WEST VIRGINIA: Local Activists Protest Hospital Closures

Photo: Ohio Valley Medical Complex in Wheeling, West Virginia

By Mario Ginesta

Activists in Wheeling, WV have been organizing around the recent closures of several hospitals in the Ohio Valley region. The closures have resulted in over 1,000 workers being laid off and has limited the already scarce medical and mental health treatment options for people living in the area.

The past two months have been a chaotic scramble, as unemployed healthcare workers search for new jobs and existing hospitals and clinics seek to accommodate the influx of new patients.

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Activists in Wheeling hold an impromptu demonstration against the closure of medical facilities

Local activists have agitated against the closures by speaking with workers and patients, handing out fliers that identify the profit motive of health services under capitalism as the cause for the cutbacks. Activists also led a demonstration at the Stone Center Park, delivering an impromptu speech to a crowd, which pushed revolution against the capitalist system as the only viable solution to the current health crisis.

Alecto Healthcare Services closed the East Ohio Regional Hospital (EORH) in Martins Ferry, OH on September 28. This follows the closures of Ohio Valley Medical Center (OVMC) and Hillcrest, an in-patient mental health treatment facility, earlier in the month, despite promises from Alecto that both hospitals would remain open until October 7. The company cites a $37 million loss on investments as the reason for liquidating the two hospitals.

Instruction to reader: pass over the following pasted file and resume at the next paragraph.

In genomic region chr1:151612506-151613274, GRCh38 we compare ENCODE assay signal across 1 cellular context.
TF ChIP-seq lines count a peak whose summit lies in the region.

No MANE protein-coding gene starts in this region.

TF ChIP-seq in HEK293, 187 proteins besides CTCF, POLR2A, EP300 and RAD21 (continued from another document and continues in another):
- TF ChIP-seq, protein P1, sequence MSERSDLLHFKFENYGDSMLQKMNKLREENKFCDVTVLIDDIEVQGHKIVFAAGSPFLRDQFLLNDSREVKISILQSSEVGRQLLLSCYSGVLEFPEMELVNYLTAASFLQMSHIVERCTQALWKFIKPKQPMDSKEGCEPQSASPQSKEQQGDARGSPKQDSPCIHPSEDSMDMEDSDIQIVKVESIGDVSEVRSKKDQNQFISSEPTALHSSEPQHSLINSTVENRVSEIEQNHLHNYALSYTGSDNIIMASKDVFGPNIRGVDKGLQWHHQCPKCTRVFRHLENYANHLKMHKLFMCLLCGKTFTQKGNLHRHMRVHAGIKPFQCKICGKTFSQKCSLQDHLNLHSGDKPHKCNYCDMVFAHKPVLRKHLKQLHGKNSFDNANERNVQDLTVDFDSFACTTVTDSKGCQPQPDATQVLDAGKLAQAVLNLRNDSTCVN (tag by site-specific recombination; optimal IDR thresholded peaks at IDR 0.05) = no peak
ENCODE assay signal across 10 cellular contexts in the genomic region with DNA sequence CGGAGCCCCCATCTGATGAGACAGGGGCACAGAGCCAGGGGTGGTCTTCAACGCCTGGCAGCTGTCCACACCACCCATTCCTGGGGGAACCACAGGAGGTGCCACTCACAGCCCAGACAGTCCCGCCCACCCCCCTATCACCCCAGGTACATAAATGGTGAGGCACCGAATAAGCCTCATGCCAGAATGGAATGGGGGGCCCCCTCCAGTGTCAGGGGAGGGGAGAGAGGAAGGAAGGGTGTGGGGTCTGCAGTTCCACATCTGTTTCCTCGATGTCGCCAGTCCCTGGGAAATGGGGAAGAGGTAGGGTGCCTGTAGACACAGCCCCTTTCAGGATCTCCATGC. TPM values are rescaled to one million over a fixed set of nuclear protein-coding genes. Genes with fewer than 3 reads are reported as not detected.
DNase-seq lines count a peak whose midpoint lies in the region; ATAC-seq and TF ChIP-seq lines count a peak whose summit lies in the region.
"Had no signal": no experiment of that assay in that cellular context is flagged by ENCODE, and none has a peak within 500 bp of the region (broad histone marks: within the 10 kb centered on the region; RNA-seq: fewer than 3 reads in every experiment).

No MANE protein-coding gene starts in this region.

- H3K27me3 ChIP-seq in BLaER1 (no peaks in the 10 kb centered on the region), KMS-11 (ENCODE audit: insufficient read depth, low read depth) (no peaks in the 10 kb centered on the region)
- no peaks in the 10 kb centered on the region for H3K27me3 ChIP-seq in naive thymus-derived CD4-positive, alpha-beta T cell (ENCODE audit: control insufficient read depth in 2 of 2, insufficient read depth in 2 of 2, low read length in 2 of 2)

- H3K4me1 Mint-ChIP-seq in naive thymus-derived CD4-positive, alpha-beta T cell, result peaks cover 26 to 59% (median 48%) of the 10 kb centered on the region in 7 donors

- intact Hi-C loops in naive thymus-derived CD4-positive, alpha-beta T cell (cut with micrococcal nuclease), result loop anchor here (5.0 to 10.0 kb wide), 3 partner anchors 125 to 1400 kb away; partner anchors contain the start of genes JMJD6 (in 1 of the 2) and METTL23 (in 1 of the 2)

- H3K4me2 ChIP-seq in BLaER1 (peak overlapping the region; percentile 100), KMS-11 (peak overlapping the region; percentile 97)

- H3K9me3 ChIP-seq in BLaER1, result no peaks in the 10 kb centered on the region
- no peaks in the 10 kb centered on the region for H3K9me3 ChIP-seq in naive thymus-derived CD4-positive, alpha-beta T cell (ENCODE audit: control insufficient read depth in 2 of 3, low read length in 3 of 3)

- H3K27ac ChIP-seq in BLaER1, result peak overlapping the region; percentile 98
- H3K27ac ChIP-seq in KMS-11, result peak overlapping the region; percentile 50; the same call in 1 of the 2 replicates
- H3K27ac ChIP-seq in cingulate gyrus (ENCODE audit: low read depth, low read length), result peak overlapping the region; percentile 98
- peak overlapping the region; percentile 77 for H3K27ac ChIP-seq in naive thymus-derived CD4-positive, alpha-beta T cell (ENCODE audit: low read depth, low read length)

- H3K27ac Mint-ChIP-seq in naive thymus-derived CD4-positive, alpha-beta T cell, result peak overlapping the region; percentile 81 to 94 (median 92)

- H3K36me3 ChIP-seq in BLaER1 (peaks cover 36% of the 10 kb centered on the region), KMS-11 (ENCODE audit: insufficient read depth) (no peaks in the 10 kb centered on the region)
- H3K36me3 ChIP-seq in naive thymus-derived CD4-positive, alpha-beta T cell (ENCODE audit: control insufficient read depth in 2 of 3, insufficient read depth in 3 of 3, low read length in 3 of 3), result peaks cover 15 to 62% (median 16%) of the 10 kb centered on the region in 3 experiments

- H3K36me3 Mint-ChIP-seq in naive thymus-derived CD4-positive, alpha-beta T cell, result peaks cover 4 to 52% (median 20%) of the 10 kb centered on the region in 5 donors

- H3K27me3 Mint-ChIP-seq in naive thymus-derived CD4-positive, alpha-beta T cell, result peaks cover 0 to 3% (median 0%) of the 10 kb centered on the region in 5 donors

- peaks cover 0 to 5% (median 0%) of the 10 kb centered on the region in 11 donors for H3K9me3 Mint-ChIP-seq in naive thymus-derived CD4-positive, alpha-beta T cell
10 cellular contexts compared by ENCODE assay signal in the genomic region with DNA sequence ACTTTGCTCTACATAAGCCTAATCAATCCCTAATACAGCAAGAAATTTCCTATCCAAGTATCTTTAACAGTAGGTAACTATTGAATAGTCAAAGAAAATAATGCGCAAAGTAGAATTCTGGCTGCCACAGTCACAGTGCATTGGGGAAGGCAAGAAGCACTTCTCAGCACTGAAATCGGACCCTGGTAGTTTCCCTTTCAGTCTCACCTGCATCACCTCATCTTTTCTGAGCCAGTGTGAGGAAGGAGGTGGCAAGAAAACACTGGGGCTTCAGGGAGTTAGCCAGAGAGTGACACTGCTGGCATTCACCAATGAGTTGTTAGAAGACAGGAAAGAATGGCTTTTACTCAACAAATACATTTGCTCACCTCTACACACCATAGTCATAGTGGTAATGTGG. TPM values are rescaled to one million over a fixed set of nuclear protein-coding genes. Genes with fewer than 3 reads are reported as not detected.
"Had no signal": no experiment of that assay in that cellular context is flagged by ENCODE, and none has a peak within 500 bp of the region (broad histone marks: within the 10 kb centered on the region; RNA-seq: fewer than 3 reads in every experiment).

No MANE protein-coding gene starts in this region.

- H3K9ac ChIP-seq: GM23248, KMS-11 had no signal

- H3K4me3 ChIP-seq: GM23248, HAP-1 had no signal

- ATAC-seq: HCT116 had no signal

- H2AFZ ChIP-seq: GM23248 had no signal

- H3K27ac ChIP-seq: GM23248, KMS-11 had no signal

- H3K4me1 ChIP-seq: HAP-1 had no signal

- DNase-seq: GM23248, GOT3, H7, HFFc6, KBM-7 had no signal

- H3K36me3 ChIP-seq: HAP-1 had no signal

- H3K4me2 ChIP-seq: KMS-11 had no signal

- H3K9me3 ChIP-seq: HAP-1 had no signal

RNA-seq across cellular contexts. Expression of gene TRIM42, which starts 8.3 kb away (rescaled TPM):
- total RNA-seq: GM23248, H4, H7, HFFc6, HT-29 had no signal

City and state officials have responded with disingenuous promises, amounting to no more than a band-aid for those deprived of work and health services and a slap on the wrist for Alecto. The company owes the City of Wheeling over $188,000 in unpaid water bills, despite a lucrative deal where city council spent $3 million making Alecto’s purchase of OVMC in 2017 more profitable by improving the hospital’s parking garage. The council had promised that residents would continue having access to medical and mental health care and see a boost in tax revenue to help repair the city’s crumbling infrastructure.

This case shows how city and state politicians first serve at the pleasure of bourgeois investors by protecting their investments, then by refusing to punish them even when they engage in malicious fraud, and finally by shielding the bourgeoisie from the wrath of workers and the masses. As organizing against these closures continues, this buffer that protects the owners will be tested.